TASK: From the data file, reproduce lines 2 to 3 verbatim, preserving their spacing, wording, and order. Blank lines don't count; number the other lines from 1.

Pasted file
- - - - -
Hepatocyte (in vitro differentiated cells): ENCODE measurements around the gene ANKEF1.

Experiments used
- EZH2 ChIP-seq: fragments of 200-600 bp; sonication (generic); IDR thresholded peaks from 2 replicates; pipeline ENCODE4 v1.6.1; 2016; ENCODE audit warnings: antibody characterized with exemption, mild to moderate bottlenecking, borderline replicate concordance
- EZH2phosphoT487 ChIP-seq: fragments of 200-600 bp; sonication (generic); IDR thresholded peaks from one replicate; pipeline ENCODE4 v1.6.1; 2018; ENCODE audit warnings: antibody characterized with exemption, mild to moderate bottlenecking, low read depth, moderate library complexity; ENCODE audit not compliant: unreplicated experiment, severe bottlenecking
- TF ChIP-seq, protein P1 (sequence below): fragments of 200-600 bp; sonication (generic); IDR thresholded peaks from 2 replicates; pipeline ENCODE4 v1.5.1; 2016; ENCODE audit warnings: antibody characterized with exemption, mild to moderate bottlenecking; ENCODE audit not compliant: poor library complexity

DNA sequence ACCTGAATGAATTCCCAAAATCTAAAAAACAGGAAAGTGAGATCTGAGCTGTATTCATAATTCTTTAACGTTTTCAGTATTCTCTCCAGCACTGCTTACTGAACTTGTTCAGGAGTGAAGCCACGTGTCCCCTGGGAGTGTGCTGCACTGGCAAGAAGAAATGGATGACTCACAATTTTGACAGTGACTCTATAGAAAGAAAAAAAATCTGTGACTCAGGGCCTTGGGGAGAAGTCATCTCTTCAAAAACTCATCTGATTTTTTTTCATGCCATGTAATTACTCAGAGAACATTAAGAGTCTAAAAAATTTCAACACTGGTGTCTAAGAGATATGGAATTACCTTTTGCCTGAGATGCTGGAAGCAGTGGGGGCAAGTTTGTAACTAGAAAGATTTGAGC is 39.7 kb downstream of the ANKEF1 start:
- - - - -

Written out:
Experiments used
- EZH2 ChIP-seq: fragments of 200-600 bp; sonication (generic); IDR thresholded peaks from 2 replicates; pipeline ENCODE4 v1.6.1; 2016; ENCODE audit warnings: antibody characterized with exemption, mild to moderate bottlenecking, borderline replicate concordance